live with increased costs.

The challenge in the
climate change debate, therefore, is to find a way to equitably distribute
responsibilities and rights. What, then (if anything) does human rights
discourse offer governments when developing appropriate responses to the
impacts of climate change? This is a question that the Australian Human Rights
and Equal Opportunity Commission (HREOC) considered in its Background Paper Human Rights
and Climate Change
. And the answer, it appears, is a lot.

In essence, a human
rights-based approach to climate change refocuses and re-centres the debate on
individuals and communities. By viewing climate change through a human rights
lens, the question is framed in different terms. Interpreting scientific
predictions become a matter of asking who: who
is likely to suffer what and why?

Image: Thomas Hawk

By focusing on
individuals as rights-holders, a human rights-based response places responsibility
on governments to allow participation and input from affected members of
society into the development of climate change policies. This means making
specific channels available for the participation of the poorest and most
marginalised groups in the community, with sensitivity to social and cultural
context. At a procedural level, this approach requires transparent and
decision-making, implementation, monitoring and evaluation.
For example, if it was necessary to forcibly relocate communities in
disaster or flood-prone areas, a human rights-based approach to such a policy would
require a thorough and proper consultation with the affected communities to ensure
that its impact was proportionate.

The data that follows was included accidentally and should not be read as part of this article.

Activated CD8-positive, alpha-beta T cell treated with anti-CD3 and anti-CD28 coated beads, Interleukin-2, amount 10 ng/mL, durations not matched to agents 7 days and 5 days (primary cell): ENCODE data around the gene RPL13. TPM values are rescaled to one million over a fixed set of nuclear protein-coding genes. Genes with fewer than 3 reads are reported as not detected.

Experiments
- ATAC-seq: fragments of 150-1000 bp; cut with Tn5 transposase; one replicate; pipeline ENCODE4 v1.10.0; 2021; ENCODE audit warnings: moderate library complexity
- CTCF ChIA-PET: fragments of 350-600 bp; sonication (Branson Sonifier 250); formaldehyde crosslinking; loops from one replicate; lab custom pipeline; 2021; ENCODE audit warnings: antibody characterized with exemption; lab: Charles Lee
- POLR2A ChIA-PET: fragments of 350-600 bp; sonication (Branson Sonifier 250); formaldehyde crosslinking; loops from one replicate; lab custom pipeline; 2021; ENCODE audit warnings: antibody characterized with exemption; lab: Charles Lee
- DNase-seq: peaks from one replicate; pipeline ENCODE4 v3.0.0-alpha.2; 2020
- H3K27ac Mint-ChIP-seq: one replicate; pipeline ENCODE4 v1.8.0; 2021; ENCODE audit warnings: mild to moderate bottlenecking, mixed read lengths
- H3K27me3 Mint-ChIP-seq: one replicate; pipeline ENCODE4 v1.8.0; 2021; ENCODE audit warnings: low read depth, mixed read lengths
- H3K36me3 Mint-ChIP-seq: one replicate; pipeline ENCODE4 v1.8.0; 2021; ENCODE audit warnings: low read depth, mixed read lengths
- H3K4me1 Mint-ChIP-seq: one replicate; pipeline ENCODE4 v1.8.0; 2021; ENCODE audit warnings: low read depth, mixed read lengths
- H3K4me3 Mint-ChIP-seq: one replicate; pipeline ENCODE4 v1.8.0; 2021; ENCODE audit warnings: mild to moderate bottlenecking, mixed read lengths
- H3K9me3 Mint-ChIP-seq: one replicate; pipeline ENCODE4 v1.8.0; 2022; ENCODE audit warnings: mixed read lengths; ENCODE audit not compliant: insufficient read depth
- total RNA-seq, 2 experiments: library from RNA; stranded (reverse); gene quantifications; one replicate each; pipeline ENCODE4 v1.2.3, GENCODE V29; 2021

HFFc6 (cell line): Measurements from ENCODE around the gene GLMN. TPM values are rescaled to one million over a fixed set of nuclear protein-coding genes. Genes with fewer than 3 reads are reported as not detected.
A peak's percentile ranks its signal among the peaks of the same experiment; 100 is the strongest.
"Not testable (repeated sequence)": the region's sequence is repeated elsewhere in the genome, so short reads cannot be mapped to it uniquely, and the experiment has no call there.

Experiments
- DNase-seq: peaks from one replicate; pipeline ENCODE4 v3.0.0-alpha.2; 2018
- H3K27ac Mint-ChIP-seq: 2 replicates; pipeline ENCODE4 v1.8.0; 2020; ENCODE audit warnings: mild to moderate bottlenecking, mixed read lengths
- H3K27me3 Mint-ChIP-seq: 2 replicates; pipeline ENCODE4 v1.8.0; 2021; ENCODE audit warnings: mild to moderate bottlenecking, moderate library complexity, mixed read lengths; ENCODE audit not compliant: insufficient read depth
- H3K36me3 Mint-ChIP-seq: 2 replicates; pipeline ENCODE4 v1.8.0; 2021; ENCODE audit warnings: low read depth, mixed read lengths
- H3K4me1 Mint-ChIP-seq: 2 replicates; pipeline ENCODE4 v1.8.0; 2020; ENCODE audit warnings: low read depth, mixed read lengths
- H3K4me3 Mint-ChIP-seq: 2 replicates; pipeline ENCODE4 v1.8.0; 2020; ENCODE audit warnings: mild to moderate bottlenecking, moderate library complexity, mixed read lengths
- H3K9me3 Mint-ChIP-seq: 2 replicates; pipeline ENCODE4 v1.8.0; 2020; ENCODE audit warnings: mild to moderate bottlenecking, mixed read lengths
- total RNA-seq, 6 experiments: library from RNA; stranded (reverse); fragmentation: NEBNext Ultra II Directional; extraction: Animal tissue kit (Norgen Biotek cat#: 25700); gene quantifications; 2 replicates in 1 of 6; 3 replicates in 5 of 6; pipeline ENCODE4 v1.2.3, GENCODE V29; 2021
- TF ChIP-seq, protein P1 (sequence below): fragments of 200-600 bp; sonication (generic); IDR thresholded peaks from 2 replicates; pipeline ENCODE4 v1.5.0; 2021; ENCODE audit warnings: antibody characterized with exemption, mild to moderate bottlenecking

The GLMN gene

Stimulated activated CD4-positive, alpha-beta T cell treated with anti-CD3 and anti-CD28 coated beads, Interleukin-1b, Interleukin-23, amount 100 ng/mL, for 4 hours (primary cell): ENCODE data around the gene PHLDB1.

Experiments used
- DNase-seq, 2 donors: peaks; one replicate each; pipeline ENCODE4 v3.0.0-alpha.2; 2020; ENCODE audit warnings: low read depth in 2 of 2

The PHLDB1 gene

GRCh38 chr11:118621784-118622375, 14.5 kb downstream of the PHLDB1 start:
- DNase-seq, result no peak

Beyond these procedural benefits, a human rights-based
approach would also guide policy makers on the substantive elements of
adaptation measures, by providing
core minimum human rights standards that guide decision-makers when weighing
competing demands on limited resources. The general comments of the United Nations
human rights treaty bodies are relevant here. To take one example, in
accordance with General
Comment 15
of the Committee on Economic, Social and Cultural Rights, the
relocation of a community would have to ensure that the minimum requirement of
fresh water (currently calculated by the World Health Organisation at 7.5
litres per day) would be available to every adult and child. That water must be
physically and financially accessible to all, without discrimination on the
grounds of sex, age, or economic or social standing, and without threatening
personal security when the water is obtained.

The HREOC paper identifies
areas where a human rights-based approach can make a positive contribution to the
development of climate change responses. Specifically, it looks at domestic
adaptation measures, aid for overseas adaptation and disaster management. It
also examines what a human rights based approach to ‘climate change refugees’
would look like. Without providing immediate answers, the paper aims to provide
the tools for advancing policy in these areas as those policies evolve.

(1) Laura MacInnis ‘Climate change threatens human rights of
millions: UN.’ Reuters, 19 February 2008.